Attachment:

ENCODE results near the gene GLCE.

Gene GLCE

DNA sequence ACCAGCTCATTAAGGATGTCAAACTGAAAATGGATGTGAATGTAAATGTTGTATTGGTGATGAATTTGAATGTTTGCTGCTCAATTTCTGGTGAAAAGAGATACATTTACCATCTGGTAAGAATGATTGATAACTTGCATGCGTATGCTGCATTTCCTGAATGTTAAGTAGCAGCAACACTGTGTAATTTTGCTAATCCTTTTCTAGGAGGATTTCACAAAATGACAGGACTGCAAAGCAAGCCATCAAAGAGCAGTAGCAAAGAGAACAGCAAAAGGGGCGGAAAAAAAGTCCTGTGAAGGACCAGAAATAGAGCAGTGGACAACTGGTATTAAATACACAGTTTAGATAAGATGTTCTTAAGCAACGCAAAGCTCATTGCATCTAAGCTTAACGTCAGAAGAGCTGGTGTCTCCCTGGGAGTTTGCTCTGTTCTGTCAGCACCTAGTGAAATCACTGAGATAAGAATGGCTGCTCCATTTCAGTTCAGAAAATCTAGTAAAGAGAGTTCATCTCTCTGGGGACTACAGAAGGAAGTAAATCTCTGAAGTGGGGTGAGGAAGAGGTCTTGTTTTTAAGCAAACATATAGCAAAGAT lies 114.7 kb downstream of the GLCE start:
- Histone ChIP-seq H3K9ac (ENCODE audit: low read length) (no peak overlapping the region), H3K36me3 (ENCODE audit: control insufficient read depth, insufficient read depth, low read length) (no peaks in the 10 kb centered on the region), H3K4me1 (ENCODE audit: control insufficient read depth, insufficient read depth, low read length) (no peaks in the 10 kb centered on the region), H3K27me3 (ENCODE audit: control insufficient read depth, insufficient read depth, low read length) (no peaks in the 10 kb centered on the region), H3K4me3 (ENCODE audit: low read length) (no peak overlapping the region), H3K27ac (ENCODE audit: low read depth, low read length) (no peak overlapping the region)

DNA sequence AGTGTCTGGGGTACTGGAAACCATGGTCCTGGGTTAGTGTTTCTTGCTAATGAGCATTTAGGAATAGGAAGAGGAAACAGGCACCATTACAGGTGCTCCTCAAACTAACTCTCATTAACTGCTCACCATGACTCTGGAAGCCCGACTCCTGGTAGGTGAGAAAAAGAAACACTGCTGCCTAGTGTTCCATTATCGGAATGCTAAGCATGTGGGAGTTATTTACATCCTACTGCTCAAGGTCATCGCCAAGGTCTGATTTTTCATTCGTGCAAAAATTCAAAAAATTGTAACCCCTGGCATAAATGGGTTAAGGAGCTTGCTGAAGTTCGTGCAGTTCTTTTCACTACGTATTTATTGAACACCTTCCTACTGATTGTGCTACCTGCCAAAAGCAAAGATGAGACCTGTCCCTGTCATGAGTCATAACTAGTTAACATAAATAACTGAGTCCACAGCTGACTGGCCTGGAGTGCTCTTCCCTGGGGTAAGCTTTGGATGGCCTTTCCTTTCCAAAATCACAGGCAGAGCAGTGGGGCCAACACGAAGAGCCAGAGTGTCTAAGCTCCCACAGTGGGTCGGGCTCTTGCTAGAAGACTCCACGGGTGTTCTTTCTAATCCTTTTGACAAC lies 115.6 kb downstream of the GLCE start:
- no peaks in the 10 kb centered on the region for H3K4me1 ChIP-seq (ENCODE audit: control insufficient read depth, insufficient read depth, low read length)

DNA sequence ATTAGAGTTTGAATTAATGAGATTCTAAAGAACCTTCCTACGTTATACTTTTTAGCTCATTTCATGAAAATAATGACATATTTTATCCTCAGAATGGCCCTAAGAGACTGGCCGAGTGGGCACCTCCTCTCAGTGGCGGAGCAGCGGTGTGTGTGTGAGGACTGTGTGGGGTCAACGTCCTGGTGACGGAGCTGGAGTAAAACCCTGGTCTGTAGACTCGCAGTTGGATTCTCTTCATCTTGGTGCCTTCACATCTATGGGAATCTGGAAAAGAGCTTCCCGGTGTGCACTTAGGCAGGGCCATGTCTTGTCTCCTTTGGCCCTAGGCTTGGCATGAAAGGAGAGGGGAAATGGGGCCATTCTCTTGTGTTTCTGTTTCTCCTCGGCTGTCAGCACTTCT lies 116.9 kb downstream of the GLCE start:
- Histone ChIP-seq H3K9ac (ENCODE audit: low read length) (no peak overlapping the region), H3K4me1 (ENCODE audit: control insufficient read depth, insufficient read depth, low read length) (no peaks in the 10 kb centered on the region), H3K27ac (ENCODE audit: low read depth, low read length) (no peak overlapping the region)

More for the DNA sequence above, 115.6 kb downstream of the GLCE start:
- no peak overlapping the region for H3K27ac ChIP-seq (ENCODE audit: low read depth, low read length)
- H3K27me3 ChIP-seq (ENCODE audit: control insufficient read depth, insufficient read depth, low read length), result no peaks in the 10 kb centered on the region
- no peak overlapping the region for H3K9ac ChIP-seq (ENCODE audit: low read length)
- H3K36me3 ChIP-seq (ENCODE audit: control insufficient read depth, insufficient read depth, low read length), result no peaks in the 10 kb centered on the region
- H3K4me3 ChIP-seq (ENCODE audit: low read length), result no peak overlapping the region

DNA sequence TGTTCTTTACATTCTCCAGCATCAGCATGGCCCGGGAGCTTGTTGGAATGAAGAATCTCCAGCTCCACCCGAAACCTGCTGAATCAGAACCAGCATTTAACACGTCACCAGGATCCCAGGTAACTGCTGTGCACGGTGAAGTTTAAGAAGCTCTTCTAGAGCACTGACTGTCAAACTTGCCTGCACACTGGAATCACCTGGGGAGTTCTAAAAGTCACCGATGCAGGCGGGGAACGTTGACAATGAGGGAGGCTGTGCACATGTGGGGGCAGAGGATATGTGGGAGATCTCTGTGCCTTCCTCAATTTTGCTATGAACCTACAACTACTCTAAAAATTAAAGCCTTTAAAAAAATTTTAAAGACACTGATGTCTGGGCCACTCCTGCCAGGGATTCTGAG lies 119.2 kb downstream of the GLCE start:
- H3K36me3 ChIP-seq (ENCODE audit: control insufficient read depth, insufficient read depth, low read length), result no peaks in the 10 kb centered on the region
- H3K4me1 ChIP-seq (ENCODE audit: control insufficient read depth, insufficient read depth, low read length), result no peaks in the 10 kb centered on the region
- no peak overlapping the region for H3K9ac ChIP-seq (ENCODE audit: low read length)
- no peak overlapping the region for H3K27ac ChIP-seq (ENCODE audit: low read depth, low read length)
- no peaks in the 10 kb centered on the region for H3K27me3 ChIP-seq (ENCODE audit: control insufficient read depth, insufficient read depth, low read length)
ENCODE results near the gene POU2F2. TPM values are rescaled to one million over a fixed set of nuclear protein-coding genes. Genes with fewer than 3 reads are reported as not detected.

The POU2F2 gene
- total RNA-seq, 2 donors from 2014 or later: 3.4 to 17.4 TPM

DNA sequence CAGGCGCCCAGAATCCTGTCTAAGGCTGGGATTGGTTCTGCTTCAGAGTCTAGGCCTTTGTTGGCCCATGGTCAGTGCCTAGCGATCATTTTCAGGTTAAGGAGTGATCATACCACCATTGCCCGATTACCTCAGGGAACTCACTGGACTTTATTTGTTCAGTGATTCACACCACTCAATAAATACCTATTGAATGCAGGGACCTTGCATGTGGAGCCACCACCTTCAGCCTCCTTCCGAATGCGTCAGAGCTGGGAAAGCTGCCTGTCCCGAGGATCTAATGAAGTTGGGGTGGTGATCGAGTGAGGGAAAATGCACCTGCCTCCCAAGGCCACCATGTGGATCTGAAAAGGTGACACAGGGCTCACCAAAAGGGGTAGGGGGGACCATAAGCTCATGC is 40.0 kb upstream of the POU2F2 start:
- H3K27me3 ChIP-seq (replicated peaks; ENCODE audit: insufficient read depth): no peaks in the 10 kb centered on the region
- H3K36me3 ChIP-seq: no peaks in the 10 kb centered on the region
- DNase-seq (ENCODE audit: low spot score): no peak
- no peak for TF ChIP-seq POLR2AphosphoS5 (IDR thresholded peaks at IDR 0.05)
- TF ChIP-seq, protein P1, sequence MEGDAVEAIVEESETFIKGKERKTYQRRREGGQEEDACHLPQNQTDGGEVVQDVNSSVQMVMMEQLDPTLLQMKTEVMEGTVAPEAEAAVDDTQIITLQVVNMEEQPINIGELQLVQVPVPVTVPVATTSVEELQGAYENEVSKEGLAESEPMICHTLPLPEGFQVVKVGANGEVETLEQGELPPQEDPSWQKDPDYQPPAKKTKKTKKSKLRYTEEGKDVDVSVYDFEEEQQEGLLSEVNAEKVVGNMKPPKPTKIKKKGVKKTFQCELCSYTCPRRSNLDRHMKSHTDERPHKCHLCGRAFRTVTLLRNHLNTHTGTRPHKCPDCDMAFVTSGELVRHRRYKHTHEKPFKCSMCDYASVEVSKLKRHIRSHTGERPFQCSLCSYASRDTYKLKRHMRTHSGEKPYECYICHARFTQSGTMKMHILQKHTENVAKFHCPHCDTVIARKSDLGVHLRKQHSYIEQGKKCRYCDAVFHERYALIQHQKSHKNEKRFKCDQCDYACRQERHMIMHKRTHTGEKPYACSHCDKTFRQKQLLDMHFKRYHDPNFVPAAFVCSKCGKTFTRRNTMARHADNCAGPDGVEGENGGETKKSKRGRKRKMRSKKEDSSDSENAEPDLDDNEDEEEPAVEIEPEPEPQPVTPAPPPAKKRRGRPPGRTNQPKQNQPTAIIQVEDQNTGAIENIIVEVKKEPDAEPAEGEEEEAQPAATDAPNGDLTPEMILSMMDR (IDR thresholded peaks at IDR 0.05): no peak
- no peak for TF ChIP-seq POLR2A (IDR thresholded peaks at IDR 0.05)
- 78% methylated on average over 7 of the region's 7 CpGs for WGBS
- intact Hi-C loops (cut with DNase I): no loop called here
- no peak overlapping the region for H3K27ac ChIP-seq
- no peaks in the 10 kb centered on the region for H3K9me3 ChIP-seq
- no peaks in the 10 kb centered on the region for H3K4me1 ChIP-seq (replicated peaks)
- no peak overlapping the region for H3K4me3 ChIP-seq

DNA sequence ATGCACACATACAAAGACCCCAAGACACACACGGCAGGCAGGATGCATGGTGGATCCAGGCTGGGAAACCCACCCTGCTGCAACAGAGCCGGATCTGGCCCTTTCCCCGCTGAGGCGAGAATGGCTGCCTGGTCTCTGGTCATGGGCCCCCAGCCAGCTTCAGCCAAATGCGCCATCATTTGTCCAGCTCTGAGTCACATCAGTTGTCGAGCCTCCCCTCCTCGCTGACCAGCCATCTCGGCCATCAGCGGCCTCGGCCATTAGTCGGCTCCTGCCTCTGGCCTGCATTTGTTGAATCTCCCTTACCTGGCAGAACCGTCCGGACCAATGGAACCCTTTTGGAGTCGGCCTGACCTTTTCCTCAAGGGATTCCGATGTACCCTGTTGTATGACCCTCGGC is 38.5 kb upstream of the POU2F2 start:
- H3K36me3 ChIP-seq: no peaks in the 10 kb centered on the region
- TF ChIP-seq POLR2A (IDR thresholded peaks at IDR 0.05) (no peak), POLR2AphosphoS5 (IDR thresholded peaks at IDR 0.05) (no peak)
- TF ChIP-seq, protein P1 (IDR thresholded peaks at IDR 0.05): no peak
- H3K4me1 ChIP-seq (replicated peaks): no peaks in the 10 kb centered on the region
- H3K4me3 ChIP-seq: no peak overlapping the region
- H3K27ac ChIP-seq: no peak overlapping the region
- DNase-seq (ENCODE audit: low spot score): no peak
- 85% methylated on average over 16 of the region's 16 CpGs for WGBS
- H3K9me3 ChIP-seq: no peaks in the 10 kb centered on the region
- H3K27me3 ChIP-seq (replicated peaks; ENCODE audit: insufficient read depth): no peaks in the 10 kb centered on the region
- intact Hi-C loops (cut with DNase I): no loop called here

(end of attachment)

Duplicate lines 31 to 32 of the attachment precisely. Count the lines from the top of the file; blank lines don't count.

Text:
- 78% methylated on average over 7 of the region's 7 CpGs for WGBS
- intact Hi-C loops (cut with DNase I): no loop called here